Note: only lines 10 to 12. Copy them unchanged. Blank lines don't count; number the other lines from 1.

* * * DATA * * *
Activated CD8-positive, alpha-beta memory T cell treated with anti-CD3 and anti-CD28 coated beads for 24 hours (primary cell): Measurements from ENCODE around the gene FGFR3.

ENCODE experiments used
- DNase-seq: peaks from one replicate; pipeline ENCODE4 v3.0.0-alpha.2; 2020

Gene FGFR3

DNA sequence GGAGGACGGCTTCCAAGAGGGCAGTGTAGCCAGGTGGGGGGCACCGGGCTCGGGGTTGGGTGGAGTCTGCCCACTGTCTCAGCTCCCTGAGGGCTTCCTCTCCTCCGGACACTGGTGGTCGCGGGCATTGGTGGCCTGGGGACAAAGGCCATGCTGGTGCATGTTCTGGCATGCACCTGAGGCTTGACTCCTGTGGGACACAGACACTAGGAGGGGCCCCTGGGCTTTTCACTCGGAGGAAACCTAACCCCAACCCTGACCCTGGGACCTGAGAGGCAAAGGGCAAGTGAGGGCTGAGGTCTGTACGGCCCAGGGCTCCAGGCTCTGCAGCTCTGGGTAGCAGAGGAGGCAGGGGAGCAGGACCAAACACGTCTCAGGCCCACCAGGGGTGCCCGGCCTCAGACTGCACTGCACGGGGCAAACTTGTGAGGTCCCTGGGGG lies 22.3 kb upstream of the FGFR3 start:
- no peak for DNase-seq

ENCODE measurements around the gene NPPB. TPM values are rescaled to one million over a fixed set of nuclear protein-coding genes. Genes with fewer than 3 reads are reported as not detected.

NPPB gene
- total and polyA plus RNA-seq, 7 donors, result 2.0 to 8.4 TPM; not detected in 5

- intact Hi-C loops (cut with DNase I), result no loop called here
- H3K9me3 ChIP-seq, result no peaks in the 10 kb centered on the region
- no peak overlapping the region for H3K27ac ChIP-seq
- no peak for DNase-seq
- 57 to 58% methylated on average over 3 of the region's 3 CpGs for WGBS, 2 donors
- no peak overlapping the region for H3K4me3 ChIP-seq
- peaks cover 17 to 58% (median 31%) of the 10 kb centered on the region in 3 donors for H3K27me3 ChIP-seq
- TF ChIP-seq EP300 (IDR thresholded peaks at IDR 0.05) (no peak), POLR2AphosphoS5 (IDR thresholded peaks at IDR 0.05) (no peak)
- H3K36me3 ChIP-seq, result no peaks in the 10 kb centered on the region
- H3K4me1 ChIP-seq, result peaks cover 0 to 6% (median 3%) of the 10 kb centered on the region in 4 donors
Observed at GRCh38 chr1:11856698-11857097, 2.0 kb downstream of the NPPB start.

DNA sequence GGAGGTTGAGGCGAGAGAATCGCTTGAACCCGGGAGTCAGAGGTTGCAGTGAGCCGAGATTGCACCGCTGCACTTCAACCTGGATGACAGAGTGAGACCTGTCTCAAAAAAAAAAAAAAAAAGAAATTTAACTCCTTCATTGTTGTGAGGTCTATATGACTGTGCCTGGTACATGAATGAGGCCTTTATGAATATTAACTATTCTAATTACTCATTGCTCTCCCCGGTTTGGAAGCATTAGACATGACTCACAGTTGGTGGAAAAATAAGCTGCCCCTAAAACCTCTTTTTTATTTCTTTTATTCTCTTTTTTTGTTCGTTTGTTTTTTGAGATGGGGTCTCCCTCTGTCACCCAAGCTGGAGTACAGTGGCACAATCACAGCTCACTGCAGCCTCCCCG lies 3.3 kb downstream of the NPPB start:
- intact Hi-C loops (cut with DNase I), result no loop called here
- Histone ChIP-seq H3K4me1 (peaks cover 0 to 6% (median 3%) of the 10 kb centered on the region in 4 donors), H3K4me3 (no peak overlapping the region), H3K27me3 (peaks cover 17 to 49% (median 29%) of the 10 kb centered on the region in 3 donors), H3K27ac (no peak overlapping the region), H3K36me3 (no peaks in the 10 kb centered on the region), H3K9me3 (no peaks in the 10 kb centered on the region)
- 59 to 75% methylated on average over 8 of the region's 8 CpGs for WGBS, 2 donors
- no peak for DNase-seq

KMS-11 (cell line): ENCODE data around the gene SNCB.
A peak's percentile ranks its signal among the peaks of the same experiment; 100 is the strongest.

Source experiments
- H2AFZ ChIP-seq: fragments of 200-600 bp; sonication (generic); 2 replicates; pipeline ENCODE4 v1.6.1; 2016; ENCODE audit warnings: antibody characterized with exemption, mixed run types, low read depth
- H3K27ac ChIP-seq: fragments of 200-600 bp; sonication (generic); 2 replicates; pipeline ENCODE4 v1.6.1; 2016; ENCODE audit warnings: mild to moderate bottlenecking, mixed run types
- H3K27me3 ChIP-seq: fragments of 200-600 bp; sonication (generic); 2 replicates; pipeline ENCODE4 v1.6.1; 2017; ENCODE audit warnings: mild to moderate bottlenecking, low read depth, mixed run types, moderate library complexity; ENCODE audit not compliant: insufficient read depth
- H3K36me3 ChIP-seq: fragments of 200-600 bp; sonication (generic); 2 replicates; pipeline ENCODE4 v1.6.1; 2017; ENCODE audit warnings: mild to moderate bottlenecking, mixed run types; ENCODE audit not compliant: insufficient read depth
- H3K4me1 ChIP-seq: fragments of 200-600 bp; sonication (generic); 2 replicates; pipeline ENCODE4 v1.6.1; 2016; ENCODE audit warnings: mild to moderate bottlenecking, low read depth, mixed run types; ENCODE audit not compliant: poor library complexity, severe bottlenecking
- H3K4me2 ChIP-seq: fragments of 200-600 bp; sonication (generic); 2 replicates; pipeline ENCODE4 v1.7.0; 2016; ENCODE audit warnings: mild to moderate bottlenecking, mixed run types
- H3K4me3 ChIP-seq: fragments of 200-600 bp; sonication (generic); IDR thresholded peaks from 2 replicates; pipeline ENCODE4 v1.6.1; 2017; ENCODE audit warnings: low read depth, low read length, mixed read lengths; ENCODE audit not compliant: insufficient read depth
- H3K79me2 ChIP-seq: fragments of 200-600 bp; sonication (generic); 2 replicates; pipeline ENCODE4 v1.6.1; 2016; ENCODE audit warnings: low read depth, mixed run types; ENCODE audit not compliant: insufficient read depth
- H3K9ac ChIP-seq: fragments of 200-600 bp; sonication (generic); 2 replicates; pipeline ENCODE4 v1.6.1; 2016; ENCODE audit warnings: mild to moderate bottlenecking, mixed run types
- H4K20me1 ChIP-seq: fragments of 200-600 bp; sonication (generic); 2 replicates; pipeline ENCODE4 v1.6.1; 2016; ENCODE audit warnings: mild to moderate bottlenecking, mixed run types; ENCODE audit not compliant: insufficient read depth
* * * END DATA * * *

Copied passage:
- intact Hi-C loops (cut with DNase I), result no loop called here
- H3K9me3 ChIP-seq, result no peaks in the 10 kb centered on the region
- no peak overlapping the region for H3K27ac ChIP-seq